Scarcely a leading man in Virginia could be found, though numbers of the citizens joined the ranks of the guard when the arrest was made. All lamented the stern necessity which dictated the execution.

Everything being ready, the command was given, "Men, do your duty," and the box being instantly slipped from beneath his feet, he died almost instantaneously.

The body was cut down and carried to the Virginia Hotel, where, in a darkened room, it was scarcely laid out, when the unfortunate and bereaved companion of the deceased arrived, at headlong speed, to find that all was over, and that she was a widow. Her grief and heart-piercing cries were terrible evidences of the depth of her attachment for her lost husband, and a considerable period elapsed before she could regain the command of her excited feelings.

There is something about the desperado-nature that is wholly unaccountable--at least it looks unaccountable. It is this. The true desperado is gifted with splendid courage, and yet he will take the most infamous advantage of his enemy; armed and free, he will stand up before a host and fight until he is shot all to pieces, and yet when he is under the gallows and helpless he will cry and plead like a child. Words are cheap, and it is easy to call Slade a coward (all executed men who do not "die game" are promptly called cowards by unreflecting people), and when we read of Slade that he "had so exhausted himself by tears, prayers and lamentations, that he had scarcely strength left to stand under the fatal beam," the disgraceful word suggests itself in a moment--yet in frequently defying and inviting the vengeance of banded Rocky Mountain cut-throats by shooting down their comrades and leaders, and never offering to hide or fly, Slade showed that he was a man of peerless bravery. No coward would dare that. Many a notorious coward, many a chicken-livered poltroon, coarse, brutal, degraded, has made his dying speech without a quaver in his voice and been swung into eternity with what looked liked the calmest fortitude, and so we are justified in believing, from the low intellect of such a creature, that it was not moral courage that enabled him to do it. Then, if moral courage is not the requisite quality, what could it have been that this stout-hearted Slade lacked?--this bloody, desperate, kindly-mannered, urbane gentleman, who never hesitated to warn his most ruffianly enemies that he would kill them whenever or wherever he came across them next! I think it is a conundrum worth investigating.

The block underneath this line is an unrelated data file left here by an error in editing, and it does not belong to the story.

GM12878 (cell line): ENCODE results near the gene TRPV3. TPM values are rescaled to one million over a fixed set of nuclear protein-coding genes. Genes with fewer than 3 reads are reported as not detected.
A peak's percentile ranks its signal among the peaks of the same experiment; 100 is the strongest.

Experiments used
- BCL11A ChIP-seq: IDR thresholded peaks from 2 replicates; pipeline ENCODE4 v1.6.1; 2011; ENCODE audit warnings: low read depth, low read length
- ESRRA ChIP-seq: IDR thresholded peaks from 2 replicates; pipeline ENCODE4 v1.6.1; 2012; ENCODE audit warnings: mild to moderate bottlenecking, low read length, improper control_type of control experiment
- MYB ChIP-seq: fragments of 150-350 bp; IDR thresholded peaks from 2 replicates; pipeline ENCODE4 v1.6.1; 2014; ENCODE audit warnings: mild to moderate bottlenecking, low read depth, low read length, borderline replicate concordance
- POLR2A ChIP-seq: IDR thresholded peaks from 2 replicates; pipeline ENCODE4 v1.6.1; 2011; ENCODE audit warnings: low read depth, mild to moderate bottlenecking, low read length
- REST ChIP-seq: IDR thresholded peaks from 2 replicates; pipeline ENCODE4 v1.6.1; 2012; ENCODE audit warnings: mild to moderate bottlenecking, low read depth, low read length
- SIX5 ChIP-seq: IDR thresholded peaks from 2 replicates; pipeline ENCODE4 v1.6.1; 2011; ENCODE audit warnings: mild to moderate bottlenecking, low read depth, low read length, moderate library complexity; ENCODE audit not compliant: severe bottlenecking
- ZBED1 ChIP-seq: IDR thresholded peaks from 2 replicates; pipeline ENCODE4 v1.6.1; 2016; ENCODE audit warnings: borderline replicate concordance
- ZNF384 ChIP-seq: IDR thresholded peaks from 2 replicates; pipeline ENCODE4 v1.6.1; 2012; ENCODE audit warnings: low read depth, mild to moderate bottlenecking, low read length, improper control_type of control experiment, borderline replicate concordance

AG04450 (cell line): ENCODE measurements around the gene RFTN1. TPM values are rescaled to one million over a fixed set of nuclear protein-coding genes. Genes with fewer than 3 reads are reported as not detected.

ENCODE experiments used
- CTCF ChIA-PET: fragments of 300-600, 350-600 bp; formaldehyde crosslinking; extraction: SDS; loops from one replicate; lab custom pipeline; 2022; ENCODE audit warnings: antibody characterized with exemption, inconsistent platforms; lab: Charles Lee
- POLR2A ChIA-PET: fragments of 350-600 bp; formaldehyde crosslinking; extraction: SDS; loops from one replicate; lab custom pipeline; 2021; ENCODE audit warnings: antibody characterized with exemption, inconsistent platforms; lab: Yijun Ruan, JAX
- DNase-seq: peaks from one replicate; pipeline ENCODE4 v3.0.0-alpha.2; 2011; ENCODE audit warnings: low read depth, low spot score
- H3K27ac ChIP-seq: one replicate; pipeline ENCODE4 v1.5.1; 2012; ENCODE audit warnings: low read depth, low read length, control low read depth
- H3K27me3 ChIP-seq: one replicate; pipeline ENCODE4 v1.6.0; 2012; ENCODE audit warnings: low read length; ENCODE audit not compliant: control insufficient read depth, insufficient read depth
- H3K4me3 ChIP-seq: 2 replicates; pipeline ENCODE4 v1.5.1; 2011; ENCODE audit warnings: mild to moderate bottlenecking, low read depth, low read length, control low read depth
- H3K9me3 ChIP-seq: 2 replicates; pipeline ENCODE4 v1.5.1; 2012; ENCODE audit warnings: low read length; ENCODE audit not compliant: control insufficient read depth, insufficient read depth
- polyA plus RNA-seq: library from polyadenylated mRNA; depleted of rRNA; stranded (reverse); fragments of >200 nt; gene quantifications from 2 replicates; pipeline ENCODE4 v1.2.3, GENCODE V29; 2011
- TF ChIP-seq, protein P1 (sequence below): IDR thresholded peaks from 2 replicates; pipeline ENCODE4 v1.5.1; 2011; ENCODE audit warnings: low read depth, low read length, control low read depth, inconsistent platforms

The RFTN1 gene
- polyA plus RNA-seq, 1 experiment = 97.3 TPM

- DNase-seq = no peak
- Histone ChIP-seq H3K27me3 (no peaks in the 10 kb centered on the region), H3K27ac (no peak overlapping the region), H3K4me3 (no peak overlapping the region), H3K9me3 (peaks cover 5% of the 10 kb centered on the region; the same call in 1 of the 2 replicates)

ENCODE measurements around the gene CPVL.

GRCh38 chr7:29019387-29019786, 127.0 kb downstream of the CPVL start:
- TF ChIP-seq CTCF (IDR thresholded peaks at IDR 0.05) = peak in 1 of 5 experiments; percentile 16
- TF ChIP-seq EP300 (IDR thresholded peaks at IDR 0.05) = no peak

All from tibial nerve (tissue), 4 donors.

Roughing It Page 34

Mark Twain

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Mark Twain
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